Mapes Piano String Company
Mapes Piano String Company got its start in 1912 when the Schaff family bought the name from Steven Mapes, a prominent piano string manufacture in New York City. Recently, MMR sat down with Andy Wilson, the head of piano strings at Mapes to talk about the evolution of the company.
“We’ve been here almost 100 years. Our reputation of being able to produce good musical strings is out into the market and that helps us greatly,” says Wilson. “You can buy your musical instruments from anywhere in the world, but I think American made products are still number one. The Schaff family has really been very good here at Mapes to keep their company in the location that it is, and employ local people.”
“After making piano strings for some time Mr. Schaff decided that he wanted to find a better source of piano core wire, because what was on the market wasn’t very good,” Wilson says, commenting on the company’s early days. “They originated in New York, where most pianos were being built at that time. But, around 1950, the Schaff family decided to start producing piano core wire in Tennessee.” Wilson explains that the company became so well known for their strings that, “around 1972 they permanently moved the operation from New York to Tennessee to have it all in one place.”
Not only does Mapes produce piano strings and piano wire, but it’s also one of the major manufacturers of guitar strings. Mapes sources such major brands as Martin, Ernie Ball, DR, D’Adarrio, and D’Aquisto, to name a few. “When we started making piano wire and got very good at it, we had extra capacity in our wire drawing,” says Wilson. That led us to start producing guitar string core. We thought, ‘Well, we make our copper wraps for piano strings – why can’t we make the different wraps for guitar strings?’ So we acquired a company that had the capability to do that and we moved it here to Tennessee. It just made sense for us to make the guitar strings,” says Wilson. “Once we started getting into and buying the wire drawing equipment, we also started getting into spring wire in the music wire grade,” says Wilson. “They call it music spring wire and it’s a high end wire for springs,” explains Wilson. Although Mapes doesn’t manufacture the springs themselves, they do sell quite a bit to individual spring makers in all sorts of industries from automotive to defense.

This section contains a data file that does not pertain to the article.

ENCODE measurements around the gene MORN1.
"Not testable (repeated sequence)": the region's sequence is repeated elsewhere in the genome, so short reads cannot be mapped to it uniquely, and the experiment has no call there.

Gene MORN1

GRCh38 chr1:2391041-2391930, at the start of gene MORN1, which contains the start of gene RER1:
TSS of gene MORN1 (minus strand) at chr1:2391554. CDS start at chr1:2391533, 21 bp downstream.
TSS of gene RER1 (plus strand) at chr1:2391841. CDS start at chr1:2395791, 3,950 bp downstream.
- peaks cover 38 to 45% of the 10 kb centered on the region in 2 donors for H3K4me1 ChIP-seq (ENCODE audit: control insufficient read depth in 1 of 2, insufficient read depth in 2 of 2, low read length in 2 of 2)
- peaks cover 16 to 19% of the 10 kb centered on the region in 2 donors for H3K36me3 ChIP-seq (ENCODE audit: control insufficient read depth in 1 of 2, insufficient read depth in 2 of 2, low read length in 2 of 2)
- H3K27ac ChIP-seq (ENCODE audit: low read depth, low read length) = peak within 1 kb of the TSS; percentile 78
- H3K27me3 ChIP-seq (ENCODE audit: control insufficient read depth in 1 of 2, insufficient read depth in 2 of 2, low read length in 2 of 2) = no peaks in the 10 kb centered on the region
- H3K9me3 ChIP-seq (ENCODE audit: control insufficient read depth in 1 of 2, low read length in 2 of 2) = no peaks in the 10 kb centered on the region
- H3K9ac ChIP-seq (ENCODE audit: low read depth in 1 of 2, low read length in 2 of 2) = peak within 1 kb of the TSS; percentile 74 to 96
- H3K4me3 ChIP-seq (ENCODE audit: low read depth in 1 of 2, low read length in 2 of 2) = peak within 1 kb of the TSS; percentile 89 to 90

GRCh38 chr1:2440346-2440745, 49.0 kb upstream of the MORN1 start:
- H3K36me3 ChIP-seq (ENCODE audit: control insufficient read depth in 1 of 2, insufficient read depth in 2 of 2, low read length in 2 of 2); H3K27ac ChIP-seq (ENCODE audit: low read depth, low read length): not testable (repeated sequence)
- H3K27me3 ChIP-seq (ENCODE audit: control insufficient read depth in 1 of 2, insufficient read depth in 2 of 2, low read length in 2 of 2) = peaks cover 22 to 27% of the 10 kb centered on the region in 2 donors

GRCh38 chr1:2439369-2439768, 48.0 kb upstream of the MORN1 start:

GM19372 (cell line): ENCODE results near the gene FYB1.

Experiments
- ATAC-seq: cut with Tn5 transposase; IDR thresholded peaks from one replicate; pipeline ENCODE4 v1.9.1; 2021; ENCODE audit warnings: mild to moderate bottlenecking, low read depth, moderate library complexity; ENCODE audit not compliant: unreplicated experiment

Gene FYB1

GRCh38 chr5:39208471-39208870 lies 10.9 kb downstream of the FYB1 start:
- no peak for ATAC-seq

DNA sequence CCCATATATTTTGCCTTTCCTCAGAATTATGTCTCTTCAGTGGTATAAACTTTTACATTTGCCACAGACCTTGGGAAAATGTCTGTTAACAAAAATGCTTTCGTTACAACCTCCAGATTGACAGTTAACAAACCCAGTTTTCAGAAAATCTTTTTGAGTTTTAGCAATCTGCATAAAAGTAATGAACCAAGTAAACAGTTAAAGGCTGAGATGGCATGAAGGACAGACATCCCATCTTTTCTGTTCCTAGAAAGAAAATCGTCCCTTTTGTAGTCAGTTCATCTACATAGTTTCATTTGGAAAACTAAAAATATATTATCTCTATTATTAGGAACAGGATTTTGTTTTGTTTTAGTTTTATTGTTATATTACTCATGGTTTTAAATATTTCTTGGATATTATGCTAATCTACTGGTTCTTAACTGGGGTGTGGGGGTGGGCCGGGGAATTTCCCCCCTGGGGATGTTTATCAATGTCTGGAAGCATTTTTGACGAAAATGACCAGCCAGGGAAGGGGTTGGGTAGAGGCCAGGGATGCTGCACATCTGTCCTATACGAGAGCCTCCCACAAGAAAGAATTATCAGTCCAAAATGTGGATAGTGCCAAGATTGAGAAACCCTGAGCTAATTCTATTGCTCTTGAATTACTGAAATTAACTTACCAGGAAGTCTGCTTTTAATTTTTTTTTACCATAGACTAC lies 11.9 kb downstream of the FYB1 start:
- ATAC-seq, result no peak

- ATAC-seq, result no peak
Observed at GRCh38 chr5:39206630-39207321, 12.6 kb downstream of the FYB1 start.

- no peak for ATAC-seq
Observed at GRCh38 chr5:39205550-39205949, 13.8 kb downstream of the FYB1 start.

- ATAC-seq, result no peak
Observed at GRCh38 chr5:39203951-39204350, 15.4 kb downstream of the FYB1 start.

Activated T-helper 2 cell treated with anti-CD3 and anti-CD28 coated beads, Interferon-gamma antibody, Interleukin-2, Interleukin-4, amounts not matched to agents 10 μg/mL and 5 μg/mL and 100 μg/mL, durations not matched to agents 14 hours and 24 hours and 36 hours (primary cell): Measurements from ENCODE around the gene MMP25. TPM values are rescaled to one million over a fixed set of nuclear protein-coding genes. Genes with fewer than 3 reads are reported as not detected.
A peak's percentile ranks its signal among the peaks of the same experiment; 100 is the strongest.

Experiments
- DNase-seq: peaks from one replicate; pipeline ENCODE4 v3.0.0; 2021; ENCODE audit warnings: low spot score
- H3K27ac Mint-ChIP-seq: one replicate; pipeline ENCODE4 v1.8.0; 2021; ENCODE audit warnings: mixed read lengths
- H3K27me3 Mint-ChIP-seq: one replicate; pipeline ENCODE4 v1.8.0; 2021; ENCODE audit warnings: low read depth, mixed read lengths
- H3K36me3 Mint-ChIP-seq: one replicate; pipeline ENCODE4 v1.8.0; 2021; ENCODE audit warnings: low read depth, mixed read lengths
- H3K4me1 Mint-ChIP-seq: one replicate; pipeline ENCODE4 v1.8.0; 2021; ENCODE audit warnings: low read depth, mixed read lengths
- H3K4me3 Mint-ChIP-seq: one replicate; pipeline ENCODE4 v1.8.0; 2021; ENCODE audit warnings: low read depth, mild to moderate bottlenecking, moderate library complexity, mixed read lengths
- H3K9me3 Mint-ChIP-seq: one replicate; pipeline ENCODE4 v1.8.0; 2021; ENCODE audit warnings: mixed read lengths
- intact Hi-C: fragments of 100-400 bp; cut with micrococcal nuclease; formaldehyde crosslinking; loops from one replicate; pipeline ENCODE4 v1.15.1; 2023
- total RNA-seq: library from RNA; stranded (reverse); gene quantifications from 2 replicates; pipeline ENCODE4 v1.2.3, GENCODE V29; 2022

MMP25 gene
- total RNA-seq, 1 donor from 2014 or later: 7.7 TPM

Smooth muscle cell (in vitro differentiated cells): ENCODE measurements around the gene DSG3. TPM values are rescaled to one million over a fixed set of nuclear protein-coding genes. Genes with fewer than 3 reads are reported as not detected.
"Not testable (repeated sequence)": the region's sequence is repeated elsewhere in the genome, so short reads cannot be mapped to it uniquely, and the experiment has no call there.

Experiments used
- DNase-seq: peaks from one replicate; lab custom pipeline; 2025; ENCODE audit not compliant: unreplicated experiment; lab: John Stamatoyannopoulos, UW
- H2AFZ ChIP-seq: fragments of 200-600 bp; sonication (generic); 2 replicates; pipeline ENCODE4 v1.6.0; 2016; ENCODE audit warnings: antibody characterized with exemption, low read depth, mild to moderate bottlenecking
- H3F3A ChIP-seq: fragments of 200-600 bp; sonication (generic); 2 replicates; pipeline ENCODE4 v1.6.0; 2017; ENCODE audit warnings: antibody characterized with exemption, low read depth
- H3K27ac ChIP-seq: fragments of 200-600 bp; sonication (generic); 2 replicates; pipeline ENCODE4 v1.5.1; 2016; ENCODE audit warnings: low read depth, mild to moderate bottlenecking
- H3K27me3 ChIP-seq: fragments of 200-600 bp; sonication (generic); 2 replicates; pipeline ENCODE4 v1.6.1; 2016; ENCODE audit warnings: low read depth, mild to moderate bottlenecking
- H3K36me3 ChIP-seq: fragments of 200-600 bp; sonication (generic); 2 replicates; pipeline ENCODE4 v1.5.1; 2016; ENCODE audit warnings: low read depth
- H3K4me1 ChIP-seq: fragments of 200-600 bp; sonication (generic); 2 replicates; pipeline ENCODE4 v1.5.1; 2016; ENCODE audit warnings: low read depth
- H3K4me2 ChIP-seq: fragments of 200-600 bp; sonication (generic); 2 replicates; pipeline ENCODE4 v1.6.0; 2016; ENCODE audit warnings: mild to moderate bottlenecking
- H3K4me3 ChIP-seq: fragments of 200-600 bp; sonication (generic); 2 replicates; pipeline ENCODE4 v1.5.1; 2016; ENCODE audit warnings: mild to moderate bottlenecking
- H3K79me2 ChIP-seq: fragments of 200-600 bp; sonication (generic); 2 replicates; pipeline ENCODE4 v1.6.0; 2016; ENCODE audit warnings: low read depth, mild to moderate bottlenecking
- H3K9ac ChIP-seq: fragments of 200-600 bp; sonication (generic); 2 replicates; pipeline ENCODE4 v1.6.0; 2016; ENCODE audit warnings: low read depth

“Mapes is a family owned business, has been since it originated, and I believe that Mapes will continue to be that way,” says Andy. Mapes has been approached “several times” by investors who have tried to convince the company to move the business outside of the U.S. to seek cheaper labor and less restrictive manufacturing laws, but to no avail. “The Schaff family is very dedicated to the American market and the American people and to the people in our little town here – to keep the doors open and to continue making a product here,” says Wilson. “With that being said, we’ve had to be a lot smarter in how we do things. We have to be a lot more efficient. We’re competing in a global economy and quite honestly its not a level playing field, they’ve got us playing uphill a lot of times,” says Wilson. “The taxes and duties to ship into some of these foreign countries is unbelievable,” explains Wilson. “It can get up as high as 40 percent on our product, and when they make musical instruments to send into the US it’s as low as 4 percent for that finished product to come back into the United States.”